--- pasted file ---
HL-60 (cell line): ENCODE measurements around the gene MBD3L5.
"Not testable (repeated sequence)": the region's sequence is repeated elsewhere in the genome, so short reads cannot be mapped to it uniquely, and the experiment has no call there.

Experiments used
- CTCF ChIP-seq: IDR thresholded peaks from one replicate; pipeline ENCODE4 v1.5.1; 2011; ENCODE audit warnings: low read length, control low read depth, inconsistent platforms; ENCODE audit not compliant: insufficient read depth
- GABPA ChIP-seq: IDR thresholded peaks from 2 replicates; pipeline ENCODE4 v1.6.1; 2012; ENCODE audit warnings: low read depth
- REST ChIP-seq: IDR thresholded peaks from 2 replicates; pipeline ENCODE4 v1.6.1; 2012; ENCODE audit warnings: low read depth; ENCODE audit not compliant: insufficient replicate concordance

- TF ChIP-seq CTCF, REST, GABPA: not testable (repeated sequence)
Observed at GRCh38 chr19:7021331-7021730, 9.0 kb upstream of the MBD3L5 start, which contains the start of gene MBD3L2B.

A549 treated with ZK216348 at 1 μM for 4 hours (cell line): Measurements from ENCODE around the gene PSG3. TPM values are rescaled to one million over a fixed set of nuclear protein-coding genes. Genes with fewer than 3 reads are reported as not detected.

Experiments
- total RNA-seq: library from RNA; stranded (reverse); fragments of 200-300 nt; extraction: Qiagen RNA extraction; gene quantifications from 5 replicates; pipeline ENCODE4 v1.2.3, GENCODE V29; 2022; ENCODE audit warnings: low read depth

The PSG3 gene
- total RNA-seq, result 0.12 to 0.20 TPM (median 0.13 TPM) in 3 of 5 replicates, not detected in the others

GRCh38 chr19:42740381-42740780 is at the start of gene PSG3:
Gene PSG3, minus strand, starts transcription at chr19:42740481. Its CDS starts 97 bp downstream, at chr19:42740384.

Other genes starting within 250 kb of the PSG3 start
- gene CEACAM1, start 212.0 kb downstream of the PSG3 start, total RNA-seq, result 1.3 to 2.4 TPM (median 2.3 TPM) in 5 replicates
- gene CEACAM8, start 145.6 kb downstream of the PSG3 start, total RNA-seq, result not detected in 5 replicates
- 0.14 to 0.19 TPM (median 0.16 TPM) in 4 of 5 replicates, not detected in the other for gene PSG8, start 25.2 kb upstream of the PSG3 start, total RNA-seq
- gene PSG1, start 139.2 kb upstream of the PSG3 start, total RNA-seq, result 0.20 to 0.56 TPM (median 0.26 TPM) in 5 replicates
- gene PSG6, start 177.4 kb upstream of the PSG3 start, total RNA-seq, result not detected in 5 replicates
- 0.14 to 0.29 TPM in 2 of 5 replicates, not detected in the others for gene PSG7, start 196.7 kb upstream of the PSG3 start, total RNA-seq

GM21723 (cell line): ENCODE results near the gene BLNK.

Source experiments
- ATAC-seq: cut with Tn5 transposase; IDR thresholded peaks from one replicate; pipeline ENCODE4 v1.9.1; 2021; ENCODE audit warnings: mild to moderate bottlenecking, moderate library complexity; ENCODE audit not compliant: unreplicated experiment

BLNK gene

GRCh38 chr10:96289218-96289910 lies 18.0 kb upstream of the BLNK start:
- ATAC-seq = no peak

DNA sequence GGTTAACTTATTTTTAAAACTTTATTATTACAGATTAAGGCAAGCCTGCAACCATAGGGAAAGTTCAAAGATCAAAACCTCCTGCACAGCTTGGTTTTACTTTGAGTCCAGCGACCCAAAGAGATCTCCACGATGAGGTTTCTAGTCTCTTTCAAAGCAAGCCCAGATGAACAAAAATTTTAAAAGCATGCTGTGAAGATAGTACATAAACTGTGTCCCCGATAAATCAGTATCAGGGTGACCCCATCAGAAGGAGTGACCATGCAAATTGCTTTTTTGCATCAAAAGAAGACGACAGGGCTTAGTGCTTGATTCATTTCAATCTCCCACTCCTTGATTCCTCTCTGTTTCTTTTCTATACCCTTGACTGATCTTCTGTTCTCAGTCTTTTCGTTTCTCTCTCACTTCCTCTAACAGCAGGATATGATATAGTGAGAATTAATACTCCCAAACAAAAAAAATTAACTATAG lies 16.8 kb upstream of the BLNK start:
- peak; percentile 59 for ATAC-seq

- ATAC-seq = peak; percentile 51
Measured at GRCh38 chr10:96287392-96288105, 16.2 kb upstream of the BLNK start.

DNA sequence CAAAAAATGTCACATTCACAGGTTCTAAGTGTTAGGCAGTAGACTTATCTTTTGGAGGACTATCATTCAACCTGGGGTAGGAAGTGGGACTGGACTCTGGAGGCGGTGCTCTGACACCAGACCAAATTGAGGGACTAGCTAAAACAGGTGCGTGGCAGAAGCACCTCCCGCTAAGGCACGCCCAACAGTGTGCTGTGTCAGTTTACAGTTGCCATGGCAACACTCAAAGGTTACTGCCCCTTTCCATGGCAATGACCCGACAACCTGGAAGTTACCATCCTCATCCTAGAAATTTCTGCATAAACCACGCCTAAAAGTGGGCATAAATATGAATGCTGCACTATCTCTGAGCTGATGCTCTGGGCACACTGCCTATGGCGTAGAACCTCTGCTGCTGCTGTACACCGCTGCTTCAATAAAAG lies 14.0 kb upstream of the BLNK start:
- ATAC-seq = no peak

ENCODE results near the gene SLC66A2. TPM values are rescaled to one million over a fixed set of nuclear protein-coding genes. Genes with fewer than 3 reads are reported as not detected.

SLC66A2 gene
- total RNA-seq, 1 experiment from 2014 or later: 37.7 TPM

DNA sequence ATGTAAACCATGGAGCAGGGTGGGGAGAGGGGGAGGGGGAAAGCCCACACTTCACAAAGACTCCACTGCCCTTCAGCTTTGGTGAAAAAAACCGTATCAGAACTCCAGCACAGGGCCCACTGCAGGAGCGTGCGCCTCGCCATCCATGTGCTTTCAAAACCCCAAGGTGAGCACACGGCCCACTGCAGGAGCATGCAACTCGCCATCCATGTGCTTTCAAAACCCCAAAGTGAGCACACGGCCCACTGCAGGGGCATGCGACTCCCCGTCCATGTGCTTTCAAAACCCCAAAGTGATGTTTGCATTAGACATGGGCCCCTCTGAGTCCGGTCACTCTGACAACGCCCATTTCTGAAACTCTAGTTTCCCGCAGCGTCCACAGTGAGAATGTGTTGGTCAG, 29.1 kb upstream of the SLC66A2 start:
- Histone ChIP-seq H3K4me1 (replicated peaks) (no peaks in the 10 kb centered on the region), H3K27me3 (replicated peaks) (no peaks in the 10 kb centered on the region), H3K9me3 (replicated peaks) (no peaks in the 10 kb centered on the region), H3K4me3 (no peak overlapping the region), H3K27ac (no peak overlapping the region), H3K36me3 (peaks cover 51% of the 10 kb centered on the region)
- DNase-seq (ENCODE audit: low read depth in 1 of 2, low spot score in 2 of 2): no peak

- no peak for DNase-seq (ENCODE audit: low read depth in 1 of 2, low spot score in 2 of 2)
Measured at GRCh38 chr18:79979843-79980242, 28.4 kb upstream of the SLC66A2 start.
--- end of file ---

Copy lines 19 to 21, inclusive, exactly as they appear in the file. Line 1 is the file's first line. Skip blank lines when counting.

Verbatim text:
- 0.14 to 0.19 TPM (median 0.16 TPM) in 4 of 5 replicates, not detected in the other for gene PSG8, start 25.2 kb upstream of the PSG3 start, total RNA-seq
- gene PSG1, start 139.2 kb upstream of the PSG3 start, total RNA-seq, result 0.20 to 0.56 TPM (median 0.26 TPM) in 5 replicates
- gene PSG6, start 177.4 kb upstream of the PSG3 start, total RNA-seq, result not detected in 5 replicates